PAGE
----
March 14th, 2009

AIPC? What Was He Thinking?

You think he’d learn a lesson but it seems that he just can’t change. Everyone seems learns from their mistakes, from their pain but in Cramer’s case, he just doesn’t ever learn. I don’t want to turn this into a Cramer bash-piece but it’s just too easy. But more importantly, people have to learn not to take things he says at face value. More importantly, you’ll probably make more money by turning his recommendations into a “contra-Cramer”. In other words, do the opposite.

Take tonight’s spotlight recommendation AIPC (American Italian Pasta Co.). He recommended it because (and I’m paraphrasing): 1) they’re the only company selling pasta to Walmart, 2) Walmart is growing in groceries and staples, 3) the largest cost component for AIPC is wheat and wheat prices have dropped hugely and those lower costs are going to flow through to their financials over the next six months, etc., etc.

Now Cramer says he’s not a “technical analyst” (although as a result of increased demand and market pressure he’s been forced to begin talking about it … even though he says he doesn’t understand it). However, I am and after his presentation I ran to take a look at the chart and was shocked:

Anyone who knows anything about can see this is the most bizarre, no let me say stupid, recommendation anyone could or would make. I’ll tell you why:

  1. While the market was collapsing, AIPC was appreciating by leaps and bounds (itself a red flag). Furthermore, among nearly 5500 stocks, AIPC increased 621% in exactly one year (March 13, 2008 to March 13, 2009). Not bad, you say? Can you name any other stocks with comparable gains? The answer is that only one other did; AIPC had the second largest gain among the 5500.

    Some might think this a good thing but I call it a bubble. The increase might have been due to anticipation of increased sales and higher earnings but there’s nothing to indicate that it will continue.

  2. It could be an attempt to manipulate the stock to a significantly higher price. It might be to position the stock for a future buyout offer (at these higher prices). Here’s an interested piece of information:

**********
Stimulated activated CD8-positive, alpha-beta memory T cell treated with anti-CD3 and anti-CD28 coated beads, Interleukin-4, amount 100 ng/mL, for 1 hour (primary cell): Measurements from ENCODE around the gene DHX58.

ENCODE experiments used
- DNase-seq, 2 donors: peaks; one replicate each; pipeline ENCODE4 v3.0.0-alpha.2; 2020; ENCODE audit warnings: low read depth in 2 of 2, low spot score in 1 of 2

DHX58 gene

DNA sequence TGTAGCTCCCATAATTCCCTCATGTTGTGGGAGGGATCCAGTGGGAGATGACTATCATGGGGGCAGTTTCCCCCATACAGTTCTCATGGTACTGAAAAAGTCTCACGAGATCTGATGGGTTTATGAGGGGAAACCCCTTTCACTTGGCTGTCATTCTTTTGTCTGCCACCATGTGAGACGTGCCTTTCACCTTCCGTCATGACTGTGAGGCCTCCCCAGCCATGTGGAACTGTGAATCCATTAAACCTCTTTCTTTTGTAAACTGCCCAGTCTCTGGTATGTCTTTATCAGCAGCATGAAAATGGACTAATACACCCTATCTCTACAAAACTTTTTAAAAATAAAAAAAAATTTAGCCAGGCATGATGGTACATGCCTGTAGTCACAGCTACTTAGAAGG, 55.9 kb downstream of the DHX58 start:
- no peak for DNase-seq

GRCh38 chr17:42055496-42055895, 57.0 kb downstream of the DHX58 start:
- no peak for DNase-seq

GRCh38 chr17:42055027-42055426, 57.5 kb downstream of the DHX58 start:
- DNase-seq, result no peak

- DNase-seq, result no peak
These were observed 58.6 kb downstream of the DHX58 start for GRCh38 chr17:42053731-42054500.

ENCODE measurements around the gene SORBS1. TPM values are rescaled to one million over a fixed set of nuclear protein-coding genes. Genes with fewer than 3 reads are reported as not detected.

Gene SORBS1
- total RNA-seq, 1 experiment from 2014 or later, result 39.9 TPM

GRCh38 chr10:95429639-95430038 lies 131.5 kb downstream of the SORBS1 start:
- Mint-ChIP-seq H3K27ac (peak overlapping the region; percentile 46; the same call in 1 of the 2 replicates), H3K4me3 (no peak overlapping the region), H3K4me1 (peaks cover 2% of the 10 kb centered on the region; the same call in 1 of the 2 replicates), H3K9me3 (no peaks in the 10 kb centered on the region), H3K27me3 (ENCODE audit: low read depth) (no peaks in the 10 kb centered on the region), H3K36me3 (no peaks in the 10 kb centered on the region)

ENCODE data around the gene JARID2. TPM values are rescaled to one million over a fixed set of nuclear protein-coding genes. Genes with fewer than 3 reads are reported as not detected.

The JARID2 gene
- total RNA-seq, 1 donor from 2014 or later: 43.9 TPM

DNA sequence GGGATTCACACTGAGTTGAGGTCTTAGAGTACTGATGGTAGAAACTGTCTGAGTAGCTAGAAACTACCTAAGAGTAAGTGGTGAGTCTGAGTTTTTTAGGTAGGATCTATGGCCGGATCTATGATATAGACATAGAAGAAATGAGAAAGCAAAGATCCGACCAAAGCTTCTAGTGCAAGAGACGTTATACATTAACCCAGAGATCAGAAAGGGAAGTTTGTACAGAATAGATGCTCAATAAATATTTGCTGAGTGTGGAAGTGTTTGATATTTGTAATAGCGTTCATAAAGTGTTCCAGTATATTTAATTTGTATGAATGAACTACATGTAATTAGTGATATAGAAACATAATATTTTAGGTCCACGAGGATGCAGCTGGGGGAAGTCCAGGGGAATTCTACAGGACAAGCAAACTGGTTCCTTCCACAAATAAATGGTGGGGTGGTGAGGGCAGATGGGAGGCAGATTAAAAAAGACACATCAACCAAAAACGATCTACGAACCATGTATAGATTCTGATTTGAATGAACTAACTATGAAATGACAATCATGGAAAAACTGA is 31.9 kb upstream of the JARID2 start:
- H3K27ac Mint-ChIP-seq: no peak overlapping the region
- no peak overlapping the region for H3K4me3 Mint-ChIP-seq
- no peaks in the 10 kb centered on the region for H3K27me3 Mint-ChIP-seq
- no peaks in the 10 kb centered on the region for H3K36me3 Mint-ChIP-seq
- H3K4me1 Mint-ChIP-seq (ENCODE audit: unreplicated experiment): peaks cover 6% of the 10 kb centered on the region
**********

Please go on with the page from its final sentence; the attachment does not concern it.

“Corporate turnaround firm Alvarez & Marsal LLC has exercised a warrant and received 387,482 shares of American Italian Pasta Co.’s common stock, or 1.8 percent of AIPC’s outstanding common stock as of March 4….AIPC issued the shares to Alvarez & Marsal on March 4 with an exercise price of $5.67 a share, for a total of almost $2.2 million…..AIPC hired Alvarez & Marsal in late 2005 to help the pasta-maker restructure…..In the past year, AIPC has settled lingering problems stemming from a scheme by former executives to make the company’s financials look good even as sales fell. The scheme had fallen apart in August 2005, drawing lawsuits, pummeling the stock price and requiring the company to refile financial statements.”

    I doubt that Alvarez & Marsal are going to hold on to their stock long but I wouldn’t want anyone to be suckered into taking it off their hands at these manipulated high prices. What I’m most concerned about is Cramer making the irresponsible move of today promoting this latter-day CROX, KKD or other mania stock.

  3. Was AIPC ever a good buy? Clearly when it broke out through the neckline of the double-bottom it took two years to form. While everyone was liquidating and shorting their financial stocks, some money was flowing into the only stock that seemed to be going up, AIPC. But it couldn’t have been much since daily trading volume on this small capitalization stock was relatively minor (but a high percentage of outstanding shares).
  4. How high might AIPC go? The conventional measure is that the neckline is 50% of the move … the percentage move above the neckline will likely approximately equal the percentage below. The neckline was 150% above the low of 4.26 on March 13, 2008. AIPC has appreciated 142% above the neckline to today’s close.

    There’s a high probability that AIPC will soon start forming some sort of a pattern, be it reversal (top) or continuation (consolidation). But the odds are this is about the last place you’d want to buy the stock. It’s criminal that someone with Cramer’s following would give a sales pitch to buy the stock at this juncture.

There might be buyout offer at a slight premium over today’s price but the risk/reward on this happening is not good. It might be at 35 or a 10% premium over today’s close and Cramer can crow about the 10% he made for viewers who followed his recommendations; if it happens, it might be next week or it might be next year. I just wouldn’t want to take that amount of risk for so small a reward. As a matter of fact, if you’re a real gambler, a contra-Cramer short might have the better risk/reward relationship.

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